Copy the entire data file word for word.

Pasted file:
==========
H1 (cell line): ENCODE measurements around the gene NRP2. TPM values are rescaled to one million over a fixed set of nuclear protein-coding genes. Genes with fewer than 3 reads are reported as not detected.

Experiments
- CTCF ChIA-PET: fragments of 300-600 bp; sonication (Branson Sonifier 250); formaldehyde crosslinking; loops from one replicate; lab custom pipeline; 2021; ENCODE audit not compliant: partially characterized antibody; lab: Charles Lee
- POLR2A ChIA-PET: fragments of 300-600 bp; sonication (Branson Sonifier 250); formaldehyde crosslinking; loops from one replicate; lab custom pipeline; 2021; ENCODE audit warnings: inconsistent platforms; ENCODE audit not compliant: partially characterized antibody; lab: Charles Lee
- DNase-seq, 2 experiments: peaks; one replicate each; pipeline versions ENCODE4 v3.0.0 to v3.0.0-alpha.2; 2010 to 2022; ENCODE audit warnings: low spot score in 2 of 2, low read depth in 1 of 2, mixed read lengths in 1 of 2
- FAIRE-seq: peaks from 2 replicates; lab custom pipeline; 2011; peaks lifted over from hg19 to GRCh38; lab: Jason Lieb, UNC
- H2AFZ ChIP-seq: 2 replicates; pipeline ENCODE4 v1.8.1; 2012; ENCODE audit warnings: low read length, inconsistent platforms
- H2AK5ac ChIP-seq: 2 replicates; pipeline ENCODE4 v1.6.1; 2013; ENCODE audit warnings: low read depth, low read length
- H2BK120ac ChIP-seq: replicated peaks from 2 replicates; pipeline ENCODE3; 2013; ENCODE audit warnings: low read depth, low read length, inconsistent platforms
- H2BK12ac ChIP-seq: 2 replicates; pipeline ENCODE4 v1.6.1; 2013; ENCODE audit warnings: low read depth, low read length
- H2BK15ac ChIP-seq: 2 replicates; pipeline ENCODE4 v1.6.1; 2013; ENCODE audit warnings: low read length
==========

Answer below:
H1 (cell line): ENCODE measurements around the gene NRP2. TPM values are rescaled to one million over a fixed set of nuclear protein-coding genes. Genes with fewer than 3 reads are reported as not detected.

Experiments
- CTCF ChIA-PET: fragments of 300-600 bp; sonication (Branson Sonifier 250); formaldehyde crosslinking; loops from one replicate; lab custom pipeline; 2021; ENCODE audit not compliant: partially characterized antibody; lab: Charles Lee
- POLR2A ChIA-PET: fragments of 300-600 bp; sonication (Branson Sonifier 250); formaldehyde crosslinking; loops from one replicate; lab custom pipeline; 2021; ENCODE audit warnings: inconsistent platforms; ENCODE audit not compliant: partially characterized antibody; lab: Charles Lee
- DNase-seq, 2 experiments: peaks; one replicate each; pipeline versions ENCODE4 v3.0.0 to v3.0.0-alpha.2; 2010 to 2022; ENCODE audit warnings: low spot score in 2 of 2, low read depth in 1 of 2, mixed read lengths in 1 of 2
- FAIRE-seq: peaks from 2 replicates; lab custom pipeline; 2011; peaks lifted over from hg19 to GRCh38; lab: Jason Lieb, UNC
- H2AFZ ChIP-seq: 2 replicates; pipeline ENCODE4 v1.8.1; 2012; ENCODE audit warnings: low read length, inconsistent platforms
- H2AK5ac ChIP-seq: 2 replicates; pipeline ENCODE4 v1.6.1; 2013; ENCODE audit warnings: low read depth, low read length
- H2BK120ac ChIP-seq: replicated peaks from 2 replicates; pipeline ENCODE3; 2013; ENCODE audit warnings: low read depth, low read length, inconsistent platforms
- H2BK12ac ChIP-seq: 2 replicates; pipeline ENCODE4 v1.6.1; 2013; ENCODE audit warnings: low read depth, low read length
- H2BK15ac ChIP-seq: 2 replicates; pipeline ENCODE4 v1.6.1; 2013; ENCODE audit warnings: low read length